Reality Bite: I guess I don’t have to worry about hearing voices until I start doing anything I’m told.


Once upon a time, I thought that if I couldn’t avoid the chaos completely, I could at the very least ease the topsy turvy tumult with careful plotting and judicious planning.

But, no, it seems that just as I manage to get my arms wrapped around the T-bar that grounds me, the ride takes off at a different speed, in an entirely new direction.

I must not complain. Stress is energizing! I work best under the influence of adrenaline. Boredom bores me! Having nothing that is dangerously foreboding or urgently pressing threatens my sanity!

My bold nature thrives on change and I am constantly racing toward it headlong. I am a thrill seeker, whose most daunting fear is repetition! It’s in my blood. Unfortunately it is also in the blood of my children.

“Yet’s do it,” is the mantra of the four-year-old who can’t wait to bike to the top, slide to the bottom, nail this to that, then plug it in, and after that, "let’s mix it all together and see if it blows up. " What will I do when he’s a teen? T.

... ripe

Although I seek variety and spice, I would like to have a hand in selecting which challenges I face. If I could plan for major life events as if I were riding the sky ride at the amusement park—floating along above the raucous crowds, evaluating the challenges ahead—then I could aim better and know how to arm myself for the barrage to come.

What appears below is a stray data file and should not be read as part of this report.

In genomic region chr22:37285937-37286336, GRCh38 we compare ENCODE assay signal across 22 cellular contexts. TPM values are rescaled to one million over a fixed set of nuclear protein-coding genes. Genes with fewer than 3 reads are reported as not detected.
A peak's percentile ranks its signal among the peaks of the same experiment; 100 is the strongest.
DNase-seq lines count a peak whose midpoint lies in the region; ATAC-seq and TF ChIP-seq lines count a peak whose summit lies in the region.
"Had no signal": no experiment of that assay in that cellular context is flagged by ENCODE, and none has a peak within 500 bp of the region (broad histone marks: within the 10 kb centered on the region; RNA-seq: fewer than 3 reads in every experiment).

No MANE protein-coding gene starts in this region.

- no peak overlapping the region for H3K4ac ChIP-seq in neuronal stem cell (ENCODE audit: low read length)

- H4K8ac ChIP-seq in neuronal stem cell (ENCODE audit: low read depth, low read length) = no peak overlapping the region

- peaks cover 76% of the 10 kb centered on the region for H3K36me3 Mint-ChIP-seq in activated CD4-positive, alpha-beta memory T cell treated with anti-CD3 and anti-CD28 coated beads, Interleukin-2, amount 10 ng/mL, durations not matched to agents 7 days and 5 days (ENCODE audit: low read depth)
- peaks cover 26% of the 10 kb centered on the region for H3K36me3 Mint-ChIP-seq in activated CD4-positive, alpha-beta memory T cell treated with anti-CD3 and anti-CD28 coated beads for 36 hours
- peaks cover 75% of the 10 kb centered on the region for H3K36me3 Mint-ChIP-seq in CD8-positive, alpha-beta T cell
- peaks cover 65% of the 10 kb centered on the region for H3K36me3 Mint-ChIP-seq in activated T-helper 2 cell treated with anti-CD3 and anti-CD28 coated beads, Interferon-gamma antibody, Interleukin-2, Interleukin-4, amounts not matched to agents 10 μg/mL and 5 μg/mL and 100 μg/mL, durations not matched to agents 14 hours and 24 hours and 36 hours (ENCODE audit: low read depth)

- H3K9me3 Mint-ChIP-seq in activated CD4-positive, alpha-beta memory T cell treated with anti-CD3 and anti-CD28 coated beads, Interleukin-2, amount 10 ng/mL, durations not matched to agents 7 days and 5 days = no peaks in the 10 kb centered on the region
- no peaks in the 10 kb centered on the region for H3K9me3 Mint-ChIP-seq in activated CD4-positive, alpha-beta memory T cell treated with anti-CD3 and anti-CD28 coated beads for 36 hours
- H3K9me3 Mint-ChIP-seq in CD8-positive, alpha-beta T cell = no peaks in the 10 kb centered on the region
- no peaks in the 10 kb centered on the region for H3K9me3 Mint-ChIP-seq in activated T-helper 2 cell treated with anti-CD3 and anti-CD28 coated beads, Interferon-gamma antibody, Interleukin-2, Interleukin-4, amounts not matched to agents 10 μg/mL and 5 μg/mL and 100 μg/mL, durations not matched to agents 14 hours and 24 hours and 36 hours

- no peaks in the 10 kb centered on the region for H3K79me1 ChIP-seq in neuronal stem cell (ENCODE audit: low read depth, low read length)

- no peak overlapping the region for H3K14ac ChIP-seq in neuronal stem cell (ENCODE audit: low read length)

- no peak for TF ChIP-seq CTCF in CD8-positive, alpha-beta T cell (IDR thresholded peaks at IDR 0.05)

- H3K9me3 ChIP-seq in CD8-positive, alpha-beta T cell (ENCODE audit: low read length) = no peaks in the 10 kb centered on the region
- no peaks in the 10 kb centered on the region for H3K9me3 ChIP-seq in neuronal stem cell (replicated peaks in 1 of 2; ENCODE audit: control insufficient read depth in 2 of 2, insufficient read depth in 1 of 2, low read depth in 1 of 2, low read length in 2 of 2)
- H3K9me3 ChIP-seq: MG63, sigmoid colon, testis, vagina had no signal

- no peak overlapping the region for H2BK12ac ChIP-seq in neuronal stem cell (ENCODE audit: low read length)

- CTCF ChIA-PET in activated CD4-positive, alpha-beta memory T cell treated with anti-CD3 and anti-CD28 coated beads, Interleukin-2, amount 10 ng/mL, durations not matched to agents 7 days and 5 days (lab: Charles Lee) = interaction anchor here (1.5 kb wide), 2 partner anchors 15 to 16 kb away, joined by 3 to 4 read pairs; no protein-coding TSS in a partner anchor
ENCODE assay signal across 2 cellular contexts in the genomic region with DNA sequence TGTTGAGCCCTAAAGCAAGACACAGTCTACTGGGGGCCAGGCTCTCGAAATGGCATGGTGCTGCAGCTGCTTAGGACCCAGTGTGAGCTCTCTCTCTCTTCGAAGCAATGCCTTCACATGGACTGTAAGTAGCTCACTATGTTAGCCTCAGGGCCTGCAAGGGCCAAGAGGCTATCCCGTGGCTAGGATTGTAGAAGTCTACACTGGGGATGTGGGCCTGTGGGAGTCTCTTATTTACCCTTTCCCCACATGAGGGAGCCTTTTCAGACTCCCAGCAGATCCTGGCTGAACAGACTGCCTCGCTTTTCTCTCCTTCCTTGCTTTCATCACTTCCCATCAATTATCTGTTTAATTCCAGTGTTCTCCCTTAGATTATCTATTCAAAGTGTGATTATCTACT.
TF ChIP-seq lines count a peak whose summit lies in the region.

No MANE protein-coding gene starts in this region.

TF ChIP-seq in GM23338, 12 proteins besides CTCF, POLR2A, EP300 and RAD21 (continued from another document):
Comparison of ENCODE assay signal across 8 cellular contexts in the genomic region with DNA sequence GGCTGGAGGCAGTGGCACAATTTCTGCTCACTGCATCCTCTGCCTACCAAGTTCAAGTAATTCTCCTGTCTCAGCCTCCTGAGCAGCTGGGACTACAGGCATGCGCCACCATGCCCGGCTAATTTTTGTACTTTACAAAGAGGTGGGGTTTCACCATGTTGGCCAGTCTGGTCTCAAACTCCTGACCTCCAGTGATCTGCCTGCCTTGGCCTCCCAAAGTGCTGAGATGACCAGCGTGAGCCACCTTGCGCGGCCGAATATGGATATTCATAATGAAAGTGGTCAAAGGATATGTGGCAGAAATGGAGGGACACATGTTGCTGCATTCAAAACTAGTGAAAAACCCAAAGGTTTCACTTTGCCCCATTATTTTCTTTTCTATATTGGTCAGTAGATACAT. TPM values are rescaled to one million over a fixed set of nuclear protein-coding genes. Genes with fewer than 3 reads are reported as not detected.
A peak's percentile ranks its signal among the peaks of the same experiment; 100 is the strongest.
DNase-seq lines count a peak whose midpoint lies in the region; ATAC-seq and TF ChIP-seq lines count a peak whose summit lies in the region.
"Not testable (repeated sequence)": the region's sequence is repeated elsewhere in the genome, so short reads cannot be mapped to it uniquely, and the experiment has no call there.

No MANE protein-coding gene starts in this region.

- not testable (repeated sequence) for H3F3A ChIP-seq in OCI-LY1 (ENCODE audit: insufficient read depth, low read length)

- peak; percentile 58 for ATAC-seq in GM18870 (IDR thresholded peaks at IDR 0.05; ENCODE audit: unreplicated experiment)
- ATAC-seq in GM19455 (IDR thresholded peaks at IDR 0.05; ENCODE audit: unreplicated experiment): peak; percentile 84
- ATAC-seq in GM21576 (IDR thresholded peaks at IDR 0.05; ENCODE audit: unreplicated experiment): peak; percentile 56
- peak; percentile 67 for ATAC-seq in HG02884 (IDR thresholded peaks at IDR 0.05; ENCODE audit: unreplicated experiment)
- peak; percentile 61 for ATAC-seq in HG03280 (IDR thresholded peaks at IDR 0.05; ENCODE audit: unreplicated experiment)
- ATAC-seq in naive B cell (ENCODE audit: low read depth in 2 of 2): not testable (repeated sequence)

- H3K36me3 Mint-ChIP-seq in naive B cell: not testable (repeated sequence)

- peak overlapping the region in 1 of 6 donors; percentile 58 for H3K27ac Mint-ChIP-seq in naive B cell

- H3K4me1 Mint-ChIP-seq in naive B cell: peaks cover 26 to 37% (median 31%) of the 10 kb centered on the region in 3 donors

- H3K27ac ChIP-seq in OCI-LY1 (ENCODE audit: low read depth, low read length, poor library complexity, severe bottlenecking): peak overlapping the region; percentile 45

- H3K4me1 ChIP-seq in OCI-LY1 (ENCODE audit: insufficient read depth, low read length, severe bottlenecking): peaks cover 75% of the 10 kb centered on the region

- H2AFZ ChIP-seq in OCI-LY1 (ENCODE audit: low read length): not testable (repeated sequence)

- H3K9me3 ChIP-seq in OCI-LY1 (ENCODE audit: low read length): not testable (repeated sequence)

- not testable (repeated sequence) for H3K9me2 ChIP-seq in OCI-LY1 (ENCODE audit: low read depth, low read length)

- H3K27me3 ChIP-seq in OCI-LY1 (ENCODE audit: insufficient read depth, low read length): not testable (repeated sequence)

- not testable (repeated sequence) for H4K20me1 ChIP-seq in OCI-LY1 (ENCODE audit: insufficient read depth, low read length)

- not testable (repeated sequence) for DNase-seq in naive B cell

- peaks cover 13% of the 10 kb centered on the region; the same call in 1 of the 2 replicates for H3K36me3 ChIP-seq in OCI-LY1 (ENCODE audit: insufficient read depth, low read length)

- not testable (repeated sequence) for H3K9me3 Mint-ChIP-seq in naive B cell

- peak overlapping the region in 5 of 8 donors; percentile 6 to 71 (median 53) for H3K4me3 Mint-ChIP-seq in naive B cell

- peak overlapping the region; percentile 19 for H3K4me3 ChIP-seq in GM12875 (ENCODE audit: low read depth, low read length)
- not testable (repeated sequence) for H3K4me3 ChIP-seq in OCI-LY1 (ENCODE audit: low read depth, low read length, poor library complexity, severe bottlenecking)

If I could float along above it all, I would be insulated from the noise in the distance and reassured by the gentle sway of the seat. Viewing life from a distance makes all tribulations—even the highest roller coaster—seem manageable.
I could make objective decisions from this distance. I would look to whatever was ahead and I could pick the next ride--the most vibrant and approachable destiny—one that appears to fall within my limited expertise and from this distance I could gauge which challenges to attempt only on an empty stomach or perhaps to avoid entirely.

I saved all year for this trip. (This means I scavenged the change from the annual accumulation on the nightstand, the top drawer, and from the dryer.) I took it in bulk to the amusement park and dispensed it from pocket and purse, for popcorn and cotton candy and at the duck food dispenser, my goal—to rid myself of the encumbrance.